6. The Adult Female Uterus

  1. Uterine anatomy: the uterus is a thick-walled, pear-shaped organ, 7.0 x 5.0 x 2.5 cm, consisting of an upper body (corpus) with its rounded, dome-shaped top or fundus; and a narrow, cylindrical neck or cervix whose terminal portion projects into the vagina as the portio vaginalis. The part between body and cervix is the isthmus. The walls consist of 3 layers
    1. PERIMETRIUM: a very thin outer serosa which is the peritoneal layer of the broad ligament and is firmly attached to the underlying muscularis
    2. MYOMETRIUM (MUSCLE): a thick middle smooth muscle layer about 15 mm thick having 3 layers of muscle
      1. Stratum subvasculare: inner longitudinal muscle layer
      2. Stratum vasculare: middle circular or spiral layer forming the bulk of the muscularis with many large blood vessels, especially veins
      3. Stratum supravasculare: outer, thin layer with circular and longitudinal fibers
    3. ENDOMETRIUM: thin inner layer lined by simple columnar epithelium with many tubular glands. There is no submucosa, and the mucosa is closely attached to the myometrium
      1. During secretory phase of menstrual cycle, 3 layers of endometrium can be seen
        1. Compact layer (compacta): thin, narrow superficial layer of densely packed stromal cells around the straight necks of glands. Little edema here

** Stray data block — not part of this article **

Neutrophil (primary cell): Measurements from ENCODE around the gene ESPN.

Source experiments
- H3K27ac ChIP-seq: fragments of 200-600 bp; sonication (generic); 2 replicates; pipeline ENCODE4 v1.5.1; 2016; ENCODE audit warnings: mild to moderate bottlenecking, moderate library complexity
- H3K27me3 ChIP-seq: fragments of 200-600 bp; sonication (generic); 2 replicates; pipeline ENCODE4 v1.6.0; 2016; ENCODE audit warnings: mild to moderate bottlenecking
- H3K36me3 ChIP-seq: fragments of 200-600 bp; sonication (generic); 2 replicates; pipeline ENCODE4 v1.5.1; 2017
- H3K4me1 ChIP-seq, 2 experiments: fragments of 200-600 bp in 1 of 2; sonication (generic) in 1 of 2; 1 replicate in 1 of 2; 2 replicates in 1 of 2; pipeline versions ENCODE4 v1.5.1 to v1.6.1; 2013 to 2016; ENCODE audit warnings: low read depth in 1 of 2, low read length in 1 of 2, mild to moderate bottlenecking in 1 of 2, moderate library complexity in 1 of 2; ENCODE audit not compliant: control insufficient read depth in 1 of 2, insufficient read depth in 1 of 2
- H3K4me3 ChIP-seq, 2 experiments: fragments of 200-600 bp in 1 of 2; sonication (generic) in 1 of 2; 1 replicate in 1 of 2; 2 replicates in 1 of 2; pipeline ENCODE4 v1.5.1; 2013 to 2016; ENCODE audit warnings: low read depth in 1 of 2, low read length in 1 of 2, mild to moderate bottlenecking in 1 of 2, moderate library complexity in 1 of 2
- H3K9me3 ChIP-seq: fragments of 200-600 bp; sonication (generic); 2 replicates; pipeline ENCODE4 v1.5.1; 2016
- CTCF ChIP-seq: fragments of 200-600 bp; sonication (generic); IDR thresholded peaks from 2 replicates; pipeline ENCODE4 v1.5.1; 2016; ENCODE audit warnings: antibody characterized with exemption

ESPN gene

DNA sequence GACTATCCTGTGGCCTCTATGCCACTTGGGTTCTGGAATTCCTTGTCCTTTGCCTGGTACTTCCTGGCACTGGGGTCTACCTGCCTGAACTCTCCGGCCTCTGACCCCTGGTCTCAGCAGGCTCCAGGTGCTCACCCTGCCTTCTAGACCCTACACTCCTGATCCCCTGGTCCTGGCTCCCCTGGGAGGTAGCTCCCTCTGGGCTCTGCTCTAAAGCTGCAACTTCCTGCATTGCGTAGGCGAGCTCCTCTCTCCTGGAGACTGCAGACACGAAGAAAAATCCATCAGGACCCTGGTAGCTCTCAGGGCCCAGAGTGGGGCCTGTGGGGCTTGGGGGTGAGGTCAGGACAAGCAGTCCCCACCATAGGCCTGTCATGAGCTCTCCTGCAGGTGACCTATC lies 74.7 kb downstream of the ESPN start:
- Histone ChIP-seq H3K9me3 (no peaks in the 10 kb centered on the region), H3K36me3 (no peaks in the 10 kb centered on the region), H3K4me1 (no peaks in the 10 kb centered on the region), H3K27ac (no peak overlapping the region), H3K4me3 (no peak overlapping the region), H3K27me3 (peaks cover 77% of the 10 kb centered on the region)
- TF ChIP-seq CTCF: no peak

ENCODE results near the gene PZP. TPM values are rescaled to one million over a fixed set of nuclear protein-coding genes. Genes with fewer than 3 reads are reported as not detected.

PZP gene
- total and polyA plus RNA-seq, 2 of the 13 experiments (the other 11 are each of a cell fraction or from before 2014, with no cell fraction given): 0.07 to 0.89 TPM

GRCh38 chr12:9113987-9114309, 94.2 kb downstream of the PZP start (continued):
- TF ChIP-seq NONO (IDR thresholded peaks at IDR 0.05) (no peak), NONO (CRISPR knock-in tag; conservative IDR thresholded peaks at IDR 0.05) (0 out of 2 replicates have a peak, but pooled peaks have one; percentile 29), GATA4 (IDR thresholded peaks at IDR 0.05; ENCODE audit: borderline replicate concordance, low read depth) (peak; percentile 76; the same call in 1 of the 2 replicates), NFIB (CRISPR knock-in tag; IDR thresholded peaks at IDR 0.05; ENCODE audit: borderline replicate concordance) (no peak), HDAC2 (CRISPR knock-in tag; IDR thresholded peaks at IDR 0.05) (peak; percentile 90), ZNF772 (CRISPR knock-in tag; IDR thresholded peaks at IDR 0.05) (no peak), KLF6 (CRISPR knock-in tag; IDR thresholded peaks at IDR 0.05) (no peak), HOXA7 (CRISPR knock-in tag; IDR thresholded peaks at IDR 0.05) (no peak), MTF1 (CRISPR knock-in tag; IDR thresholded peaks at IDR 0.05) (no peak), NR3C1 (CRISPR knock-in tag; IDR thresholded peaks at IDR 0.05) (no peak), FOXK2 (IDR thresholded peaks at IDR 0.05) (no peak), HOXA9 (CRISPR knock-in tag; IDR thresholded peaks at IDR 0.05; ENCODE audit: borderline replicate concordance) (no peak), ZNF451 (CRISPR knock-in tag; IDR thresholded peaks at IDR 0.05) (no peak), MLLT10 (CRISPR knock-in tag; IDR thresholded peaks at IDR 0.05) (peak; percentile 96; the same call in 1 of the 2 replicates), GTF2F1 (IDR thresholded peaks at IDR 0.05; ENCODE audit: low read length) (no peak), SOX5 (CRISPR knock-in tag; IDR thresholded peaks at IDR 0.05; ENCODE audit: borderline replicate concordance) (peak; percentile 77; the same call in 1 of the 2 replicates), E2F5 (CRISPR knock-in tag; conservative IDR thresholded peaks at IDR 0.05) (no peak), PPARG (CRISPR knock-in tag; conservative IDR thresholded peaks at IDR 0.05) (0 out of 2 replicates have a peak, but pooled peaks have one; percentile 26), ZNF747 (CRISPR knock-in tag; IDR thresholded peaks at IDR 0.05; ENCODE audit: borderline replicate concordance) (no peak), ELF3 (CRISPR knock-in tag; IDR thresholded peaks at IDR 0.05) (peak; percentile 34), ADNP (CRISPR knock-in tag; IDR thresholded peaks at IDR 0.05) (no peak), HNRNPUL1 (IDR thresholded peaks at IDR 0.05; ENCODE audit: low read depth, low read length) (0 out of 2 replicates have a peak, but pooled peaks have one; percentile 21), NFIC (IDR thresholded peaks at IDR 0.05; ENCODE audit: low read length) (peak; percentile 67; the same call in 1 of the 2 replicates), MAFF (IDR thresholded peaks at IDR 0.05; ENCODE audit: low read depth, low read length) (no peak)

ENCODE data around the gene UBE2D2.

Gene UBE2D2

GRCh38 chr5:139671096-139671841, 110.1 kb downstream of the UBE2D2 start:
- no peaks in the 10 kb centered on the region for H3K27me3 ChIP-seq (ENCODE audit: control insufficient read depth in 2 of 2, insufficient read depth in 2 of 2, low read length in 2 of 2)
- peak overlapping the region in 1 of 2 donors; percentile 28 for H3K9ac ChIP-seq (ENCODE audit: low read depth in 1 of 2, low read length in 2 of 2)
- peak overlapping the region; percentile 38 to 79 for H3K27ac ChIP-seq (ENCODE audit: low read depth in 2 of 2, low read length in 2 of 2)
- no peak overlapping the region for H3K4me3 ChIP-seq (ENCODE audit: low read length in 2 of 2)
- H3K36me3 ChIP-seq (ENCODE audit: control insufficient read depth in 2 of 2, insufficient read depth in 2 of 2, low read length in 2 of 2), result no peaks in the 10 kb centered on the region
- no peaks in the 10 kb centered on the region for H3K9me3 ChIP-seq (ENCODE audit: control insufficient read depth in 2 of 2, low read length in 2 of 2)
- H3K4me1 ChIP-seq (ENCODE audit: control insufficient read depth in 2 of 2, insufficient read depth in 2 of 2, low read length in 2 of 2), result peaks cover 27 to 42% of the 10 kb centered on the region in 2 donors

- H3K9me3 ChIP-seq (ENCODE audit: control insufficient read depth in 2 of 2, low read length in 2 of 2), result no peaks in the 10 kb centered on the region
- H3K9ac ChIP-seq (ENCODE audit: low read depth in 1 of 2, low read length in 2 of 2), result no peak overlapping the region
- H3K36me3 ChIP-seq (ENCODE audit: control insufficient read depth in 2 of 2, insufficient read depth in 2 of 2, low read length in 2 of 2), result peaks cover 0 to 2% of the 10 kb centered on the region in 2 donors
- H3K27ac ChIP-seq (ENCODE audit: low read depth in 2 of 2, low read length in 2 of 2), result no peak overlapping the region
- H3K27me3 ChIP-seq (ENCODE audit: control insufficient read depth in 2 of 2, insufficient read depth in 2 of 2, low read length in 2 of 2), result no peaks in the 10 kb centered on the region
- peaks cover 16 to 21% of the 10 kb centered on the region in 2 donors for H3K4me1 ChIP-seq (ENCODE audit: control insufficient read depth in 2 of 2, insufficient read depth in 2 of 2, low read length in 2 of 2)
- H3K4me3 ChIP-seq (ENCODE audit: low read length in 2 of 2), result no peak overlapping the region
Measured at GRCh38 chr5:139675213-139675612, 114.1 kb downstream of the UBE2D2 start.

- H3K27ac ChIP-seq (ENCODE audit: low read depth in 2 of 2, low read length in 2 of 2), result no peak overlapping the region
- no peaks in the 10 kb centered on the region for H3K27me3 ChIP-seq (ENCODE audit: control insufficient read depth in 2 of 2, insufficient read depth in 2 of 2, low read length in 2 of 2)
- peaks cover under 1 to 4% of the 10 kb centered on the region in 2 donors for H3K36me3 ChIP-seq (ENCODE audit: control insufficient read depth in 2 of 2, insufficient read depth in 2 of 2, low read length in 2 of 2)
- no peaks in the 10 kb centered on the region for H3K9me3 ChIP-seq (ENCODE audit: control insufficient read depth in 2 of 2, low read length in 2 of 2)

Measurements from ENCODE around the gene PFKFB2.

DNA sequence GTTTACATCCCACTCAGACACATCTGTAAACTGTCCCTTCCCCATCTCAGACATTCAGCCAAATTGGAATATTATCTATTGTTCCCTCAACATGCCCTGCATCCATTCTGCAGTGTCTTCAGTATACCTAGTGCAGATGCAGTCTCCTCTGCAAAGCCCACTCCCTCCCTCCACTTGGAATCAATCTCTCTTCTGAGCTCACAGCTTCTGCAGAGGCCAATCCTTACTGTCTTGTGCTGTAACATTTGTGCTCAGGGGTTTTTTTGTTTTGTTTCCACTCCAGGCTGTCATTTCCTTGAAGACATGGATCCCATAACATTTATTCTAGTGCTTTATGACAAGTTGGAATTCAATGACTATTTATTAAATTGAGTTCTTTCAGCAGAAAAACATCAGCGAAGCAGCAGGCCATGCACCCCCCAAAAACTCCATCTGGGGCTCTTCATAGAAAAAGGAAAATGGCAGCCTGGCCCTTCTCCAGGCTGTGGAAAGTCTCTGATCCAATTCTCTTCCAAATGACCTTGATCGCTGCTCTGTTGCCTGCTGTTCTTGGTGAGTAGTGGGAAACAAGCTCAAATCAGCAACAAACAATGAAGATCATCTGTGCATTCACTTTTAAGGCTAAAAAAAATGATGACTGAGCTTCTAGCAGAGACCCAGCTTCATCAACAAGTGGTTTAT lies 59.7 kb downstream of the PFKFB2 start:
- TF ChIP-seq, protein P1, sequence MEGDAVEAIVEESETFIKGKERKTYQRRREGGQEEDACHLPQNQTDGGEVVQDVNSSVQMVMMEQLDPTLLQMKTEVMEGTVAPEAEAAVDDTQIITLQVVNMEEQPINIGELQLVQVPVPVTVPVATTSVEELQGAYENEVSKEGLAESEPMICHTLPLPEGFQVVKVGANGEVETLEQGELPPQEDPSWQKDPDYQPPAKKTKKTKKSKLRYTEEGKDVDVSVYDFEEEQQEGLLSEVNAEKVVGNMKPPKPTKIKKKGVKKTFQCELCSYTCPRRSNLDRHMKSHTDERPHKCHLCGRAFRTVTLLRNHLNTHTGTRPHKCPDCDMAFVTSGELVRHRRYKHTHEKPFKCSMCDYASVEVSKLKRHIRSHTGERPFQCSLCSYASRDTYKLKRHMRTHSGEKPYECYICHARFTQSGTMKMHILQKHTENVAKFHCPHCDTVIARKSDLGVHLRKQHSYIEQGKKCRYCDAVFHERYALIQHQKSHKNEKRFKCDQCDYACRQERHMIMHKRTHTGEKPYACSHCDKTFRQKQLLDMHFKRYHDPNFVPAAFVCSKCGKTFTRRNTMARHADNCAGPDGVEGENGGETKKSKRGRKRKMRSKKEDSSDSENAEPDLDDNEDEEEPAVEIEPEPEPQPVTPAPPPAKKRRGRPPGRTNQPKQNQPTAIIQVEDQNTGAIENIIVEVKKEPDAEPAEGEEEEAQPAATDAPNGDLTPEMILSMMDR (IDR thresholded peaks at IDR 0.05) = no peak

2. Spongy layer (spongiosa) makes up the bulk of the endometrium composed of edematous stroma with dilated, tortuous bodies of glands
        3. Basal layer (basalis): deepest layer, relatively thin and narrow, containing the blind ends of glands. The latter undergo little or no chang This layer has its own blood supply and is not lost at menstruation or at parturition
        4. Functionalis layer consists of layers a and Disintegrates and is shed at menstruation and parturition
    4. BLOOD SUPPLY: via the uterine artery (usually a branch of the internal iliac but may arise as a common trunk with the vaginal or with the middle rectal artery). Ends as the ovarian branch which anastomoses with the ovarian artery. In addition, a variable number of branches go to the cervix, upper vagina, medial part of uterine tube (tubal branch), the round ligament of the uterus and the ligament of the ovary. Blood is returned via a venous plexus that follows the uterine artery
    5. NERVE SUPPLY: receives autonomic and sensory fibers via the uterovaginal plexuses which run along the uterine artery
      1. The uterus is painless to most stimuli, but pain may be felt when the cervix is grasped with a forceps or is dilate These nerve fibers may ascend and enter the spinal cord via the lumbar splanchnic nerves
      1. From fundus and upper body drain into lumbar (or aortic) nodes
      2. From lower body drain into external iliac nodes
      3. From cervix drain into external iliac, internal iliac, and sacral nodes
      4. From area near the uterine tubes, drainage follows the round ligament and may drain into superficial inguinal nodes

the adult female uterus: image #1